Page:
Some municipalities deal with this by requiring an application in terms of the Promotion of Access to Information Act 2 of 2000. In other words, the municipality keeps all the information about councillors’ interests hidden from the public, until it receives, and positively decides on an application in terms of PAIA. It is suggested that this approach is unlawful. The Code does not make publication subject to PAIA. Even if it did, the information must be considered for “voluntary disclosure” under section 15 of PAIA. The Municipal Structures Act itself instructs the council to make sections of the register of councillors’ interest public, just like Parliament does. It is part of the overall process of handling the declaration of interests, and does not only come in after a concerned citizen has had the courage and wherewithal to submit a PAIA application. The Municipal Structures Act already imposes a specific duty on the municipality, separate from PAIA, to publish parts of the register of financial interests of councillors. The municipality may not ignore this statutory instruction, and conveniently subject it to a further procedure (and fee) under PAIA.

Local government is marred by persistent financial malfeasance. In many cases, this is related to the awarding of contracts to bidders that are surreptitiously connected to the municipality. The public interest in the disclosure of the interests of councillors is therefore very substantial. The Municipal Structures Act instructs the municipal council to weigh this very substantial interest against the need for confidentiality of councillors, and then decide which part of the register must be published.

It will be argued that councillors have a right to privacy, and a right not to have their personal financial affairs shared with the public. This is true, and the council must weigh this against the public interest before deciding what to publish. However, a councillor’s right to privacy is treated differently from the right to privacy of ordinary citizens. By making themselves available for election, councillors willingly place themselves in the public eye as elected representatives. On its website, Parliament explains its approach as follows:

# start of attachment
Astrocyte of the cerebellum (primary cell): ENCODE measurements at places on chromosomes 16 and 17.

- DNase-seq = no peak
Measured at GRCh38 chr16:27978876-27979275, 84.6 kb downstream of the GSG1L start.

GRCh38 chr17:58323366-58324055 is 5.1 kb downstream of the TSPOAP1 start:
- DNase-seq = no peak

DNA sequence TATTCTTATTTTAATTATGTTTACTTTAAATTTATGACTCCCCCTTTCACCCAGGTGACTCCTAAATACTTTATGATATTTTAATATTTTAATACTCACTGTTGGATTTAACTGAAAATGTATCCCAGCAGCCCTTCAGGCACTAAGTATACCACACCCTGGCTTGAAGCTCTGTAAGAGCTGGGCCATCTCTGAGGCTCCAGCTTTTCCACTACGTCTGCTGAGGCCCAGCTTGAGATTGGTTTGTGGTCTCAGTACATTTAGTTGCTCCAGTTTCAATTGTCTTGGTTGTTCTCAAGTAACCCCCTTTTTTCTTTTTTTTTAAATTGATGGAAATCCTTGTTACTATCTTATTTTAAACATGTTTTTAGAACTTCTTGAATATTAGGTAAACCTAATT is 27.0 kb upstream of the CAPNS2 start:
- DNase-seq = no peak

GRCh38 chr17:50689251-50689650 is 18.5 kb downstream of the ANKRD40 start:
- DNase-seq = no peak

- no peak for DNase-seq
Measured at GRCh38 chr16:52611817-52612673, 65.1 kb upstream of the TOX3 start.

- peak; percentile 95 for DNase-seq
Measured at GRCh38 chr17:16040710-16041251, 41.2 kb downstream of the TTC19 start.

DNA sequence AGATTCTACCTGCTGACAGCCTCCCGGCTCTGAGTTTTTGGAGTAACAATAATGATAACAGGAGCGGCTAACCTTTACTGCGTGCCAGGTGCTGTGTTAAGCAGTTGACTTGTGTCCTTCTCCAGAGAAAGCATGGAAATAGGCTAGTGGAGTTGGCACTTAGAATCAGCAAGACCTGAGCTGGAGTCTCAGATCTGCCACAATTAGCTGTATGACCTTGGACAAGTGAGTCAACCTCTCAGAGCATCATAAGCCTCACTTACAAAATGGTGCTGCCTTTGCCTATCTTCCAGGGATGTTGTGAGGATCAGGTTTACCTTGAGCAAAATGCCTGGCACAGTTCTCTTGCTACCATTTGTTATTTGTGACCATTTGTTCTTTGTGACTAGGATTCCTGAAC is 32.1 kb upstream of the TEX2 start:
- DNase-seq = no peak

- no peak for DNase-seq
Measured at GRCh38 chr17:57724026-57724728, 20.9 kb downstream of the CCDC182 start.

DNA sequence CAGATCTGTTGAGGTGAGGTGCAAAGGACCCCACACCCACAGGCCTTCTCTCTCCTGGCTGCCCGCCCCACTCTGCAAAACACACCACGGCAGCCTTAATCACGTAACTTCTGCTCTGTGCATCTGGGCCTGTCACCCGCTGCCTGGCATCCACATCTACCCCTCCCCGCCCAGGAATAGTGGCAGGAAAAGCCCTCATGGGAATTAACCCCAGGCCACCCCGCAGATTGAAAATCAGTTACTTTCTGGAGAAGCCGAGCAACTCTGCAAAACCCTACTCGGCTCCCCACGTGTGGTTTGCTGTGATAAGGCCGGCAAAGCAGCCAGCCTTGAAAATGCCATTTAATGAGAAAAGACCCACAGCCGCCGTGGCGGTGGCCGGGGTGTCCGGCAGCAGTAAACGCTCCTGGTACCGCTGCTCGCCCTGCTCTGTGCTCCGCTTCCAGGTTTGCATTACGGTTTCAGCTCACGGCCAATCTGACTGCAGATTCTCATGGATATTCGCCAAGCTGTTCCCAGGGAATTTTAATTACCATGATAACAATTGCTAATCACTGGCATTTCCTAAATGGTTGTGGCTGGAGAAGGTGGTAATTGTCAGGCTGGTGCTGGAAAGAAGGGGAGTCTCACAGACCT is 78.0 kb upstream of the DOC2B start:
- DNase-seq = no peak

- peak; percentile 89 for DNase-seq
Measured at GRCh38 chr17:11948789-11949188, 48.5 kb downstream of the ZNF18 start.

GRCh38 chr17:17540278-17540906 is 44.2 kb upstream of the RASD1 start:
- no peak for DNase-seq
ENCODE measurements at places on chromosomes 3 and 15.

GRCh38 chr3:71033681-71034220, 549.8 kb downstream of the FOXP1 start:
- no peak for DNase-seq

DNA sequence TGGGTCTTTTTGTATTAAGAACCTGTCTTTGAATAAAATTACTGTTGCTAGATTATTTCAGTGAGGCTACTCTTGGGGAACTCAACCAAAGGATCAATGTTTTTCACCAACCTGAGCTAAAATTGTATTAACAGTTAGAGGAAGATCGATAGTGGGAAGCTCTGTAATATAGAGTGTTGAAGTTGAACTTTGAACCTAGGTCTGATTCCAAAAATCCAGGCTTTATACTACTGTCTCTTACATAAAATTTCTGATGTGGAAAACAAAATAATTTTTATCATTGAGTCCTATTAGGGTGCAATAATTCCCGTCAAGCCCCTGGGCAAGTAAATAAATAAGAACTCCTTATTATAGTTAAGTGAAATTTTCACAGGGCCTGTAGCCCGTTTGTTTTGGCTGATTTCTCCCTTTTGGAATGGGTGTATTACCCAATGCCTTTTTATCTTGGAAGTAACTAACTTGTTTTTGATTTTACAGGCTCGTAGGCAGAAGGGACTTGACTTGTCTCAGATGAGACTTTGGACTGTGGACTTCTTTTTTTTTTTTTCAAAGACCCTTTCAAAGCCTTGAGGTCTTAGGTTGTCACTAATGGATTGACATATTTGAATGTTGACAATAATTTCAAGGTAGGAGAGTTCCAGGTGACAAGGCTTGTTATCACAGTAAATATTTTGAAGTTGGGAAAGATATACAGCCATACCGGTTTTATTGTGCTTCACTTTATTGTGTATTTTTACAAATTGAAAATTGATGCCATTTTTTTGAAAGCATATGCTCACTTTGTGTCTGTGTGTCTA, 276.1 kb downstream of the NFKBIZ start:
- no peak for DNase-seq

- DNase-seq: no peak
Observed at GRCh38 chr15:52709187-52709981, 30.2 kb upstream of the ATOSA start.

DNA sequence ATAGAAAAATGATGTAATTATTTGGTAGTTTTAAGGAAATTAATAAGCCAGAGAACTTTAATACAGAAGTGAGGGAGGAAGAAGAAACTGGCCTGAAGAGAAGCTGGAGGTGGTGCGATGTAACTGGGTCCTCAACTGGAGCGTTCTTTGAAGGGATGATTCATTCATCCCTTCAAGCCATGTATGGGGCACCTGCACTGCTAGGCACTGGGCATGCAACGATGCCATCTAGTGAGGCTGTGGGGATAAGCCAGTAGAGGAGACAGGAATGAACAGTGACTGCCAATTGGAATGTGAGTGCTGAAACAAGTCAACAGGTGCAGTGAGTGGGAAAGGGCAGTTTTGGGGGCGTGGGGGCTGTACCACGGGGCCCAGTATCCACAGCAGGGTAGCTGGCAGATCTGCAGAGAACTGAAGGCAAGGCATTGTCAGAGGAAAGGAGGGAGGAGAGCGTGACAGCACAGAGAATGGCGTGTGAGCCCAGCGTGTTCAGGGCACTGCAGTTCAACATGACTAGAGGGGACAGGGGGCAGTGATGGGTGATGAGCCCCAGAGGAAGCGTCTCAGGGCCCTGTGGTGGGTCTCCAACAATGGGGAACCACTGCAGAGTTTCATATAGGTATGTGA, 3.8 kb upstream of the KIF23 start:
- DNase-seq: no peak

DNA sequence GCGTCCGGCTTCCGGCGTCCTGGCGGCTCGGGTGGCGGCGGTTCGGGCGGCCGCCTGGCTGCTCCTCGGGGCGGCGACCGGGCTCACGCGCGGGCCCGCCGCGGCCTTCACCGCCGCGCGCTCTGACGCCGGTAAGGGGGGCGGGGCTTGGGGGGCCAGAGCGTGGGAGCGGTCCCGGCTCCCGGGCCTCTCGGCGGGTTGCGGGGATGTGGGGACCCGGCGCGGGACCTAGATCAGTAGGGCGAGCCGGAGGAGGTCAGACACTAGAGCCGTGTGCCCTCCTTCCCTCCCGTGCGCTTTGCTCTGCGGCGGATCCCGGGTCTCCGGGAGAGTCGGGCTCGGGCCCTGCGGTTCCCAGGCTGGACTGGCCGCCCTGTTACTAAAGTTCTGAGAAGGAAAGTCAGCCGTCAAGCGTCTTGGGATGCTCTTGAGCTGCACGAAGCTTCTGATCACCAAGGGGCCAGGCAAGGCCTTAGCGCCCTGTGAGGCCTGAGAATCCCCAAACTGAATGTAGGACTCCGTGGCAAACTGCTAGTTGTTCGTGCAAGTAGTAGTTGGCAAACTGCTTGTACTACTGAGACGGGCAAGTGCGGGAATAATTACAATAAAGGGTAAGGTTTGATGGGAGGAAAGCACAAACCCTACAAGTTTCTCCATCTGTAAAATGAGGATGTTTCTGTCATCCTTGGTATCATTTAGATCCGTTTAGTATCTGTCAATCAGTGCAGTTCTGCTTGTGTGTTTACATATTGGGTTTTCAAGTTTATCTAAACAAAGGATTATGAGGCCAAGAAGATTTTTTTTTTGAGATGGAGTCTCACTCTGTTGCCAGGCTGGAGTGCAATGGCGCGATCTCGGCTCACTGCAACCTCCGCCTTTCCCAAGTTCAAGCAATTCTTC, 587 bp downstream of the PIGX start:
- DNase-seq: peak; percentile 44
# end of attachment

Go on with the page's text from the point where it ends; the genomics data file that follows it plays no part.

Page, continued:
“MPs are expected to register in Parliament their financial interests and those of their spouses, dependants and permanent companions every year. Most of this information is open to the public. The confidential part of the register includes details about the monetary value of MPs' interests and all details about spouses, dependent children and permanent companions of MPs.”

If Members of Parliament have parts of their financial interests regularly published, it is hard to argue that councillors must be treated differently.

Senior managers

With respect to senior managers (i.e the municipal manager and section 56 managers) the law provides the same. Item 5A of the Code of Conduct for Municipal Staff members provides that they too must declare their financial interests within 60 days of their appointment. It is different from the framework for councillors only in three respects. First, the interests must be declared to the speaker. Second, unlike with respect to councillors, there is no requirement to declare matters related to employment and remuneration or pension matters. Third, there is no mention in the Code of the need to declare gifts. In all other respects, including the requirement for the council to decide what aspects must be published, the provisions are the same. The weighing of the privacy vs public interest in the publication may be different, however, as senior managers are employees, not public representatives. On the other hand, the very nature of their work places senior managers ‘closer to the till’ than councillors.

All in all, each municipal council must weigh these interests, and decide which parts of the register of interests of councillors and senior managers must be published. Not publishing anything and/or waiting for a PAIA application is illegal.

 

By Jaap de Visser